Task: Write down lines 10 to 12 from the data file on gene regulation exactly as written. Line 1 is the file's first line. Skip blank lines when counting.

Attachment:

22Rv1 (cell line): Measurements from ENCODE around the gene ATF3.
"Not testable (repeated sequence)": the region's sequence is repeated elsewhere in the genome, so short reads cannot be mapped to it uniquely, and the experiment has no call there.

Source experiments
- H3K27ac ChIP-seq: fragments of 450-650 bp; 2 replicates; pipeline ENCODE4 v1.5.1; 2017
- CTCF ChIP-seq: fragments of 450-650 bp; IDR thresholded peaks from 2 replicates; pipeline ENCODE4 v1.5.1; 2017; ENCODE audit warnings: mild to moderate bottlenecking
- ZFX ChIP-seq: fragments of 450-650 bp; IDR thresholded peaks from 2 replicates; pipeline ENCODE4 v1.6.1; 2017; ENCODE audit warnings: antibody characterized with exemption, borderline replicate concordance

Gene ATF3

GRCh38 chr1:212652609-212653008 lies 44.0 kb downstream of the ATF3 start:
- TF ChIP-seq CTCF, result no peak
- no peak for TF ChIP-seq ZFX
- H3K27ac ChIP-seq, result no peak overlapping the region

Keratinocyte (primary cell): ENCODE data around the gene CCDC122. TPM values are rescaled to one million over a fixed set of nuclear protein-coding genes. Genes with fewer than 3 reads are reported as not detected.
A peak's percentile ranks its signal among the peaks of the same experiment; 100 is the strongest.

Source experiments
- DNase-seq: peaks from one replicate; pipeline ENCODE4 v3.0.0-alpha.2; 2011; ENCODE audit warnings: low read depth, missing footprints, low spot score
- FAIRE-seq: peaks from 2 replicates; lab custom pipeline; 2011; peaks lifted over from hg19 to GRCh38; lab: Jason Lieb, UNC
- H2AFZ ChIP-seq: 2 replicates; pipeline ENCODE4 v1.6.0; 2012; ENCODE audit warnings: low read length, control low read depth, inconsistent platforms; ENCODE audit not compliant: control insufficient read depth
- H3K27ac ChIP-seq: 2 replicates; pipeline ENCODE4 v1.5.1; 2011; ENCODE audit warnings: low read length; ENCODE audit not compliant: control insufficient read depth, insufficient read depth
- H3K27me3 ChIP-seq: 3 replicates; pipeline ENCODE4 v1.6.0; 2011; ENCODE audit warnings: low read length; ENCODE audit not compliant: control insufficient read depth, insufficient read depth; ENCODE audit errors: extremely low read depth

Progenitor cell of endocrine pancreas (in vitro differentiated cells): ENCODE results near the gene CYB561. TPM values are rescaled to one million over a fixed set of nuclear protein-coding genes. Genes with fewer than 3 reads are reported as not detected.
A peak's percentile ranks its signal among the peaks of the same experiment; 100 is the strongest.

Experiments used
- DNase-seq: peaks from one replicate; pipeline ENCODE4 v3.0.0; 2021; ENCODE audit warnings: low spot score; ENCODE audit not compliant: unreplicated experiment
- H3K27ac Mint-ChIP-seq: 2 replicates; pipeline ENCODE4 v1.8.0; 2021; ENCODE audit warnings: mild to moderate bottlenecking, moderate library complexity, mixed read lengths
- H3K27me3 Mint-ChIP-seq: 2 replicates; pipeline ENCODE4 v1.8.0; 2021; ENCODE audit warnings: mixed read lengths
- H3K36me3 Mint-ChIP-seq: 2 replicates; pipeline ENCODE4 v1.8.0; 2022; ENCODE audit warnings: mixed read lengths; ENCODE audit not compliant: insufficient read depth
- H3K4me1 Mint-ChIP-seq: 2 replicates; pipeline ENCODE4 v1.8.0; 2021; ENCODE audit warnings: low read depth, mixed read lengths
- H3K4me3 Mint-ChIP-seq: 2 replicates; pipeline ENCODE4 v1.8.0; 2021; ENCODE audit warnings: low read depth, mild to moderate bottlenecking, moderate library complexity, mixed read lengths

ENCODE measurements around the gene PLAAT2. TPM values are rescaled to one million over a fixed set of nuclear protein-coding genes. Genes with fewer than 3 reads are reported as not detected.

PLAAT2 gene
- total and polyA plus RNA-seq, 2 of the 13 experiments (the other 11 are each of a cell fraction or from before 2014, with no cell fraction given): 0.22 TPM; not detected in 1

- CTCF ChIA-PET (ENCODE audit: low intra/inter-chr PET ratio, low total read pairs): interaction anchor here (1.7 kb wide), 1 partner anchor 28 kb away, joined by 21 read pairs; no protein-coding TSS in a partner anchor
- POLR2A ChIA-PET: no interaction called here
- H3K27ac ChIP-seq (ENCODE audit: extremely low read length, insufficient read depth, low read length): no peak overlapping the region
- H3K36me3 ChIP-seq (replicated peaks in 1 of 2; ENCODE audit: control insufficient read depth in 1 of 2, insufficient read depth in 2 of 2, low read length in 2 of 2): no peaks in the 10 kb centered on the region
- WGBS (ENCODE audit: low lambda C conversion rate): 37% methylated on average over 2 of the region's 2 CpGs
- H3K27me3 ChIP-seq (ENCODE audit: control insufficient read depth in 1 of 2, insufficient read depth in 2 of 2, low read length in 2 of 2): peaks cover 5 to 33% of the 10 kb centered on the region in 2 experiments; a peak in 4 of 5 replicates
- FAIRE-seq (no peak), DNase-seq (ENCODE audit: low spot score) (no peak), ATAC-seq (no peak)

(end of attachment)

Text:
- no peak for TF ChIP-seq ZFX
- H3K27ac ChIP-seq, result no peak overlapping the region

Keratinocyte (primary cell): ENCODE data around the gene CCDC122. TPM values are rescaled to one million over a fixed set of nuclear protein-coding genes. Genes with fewer than 3 reads are reported as not detected.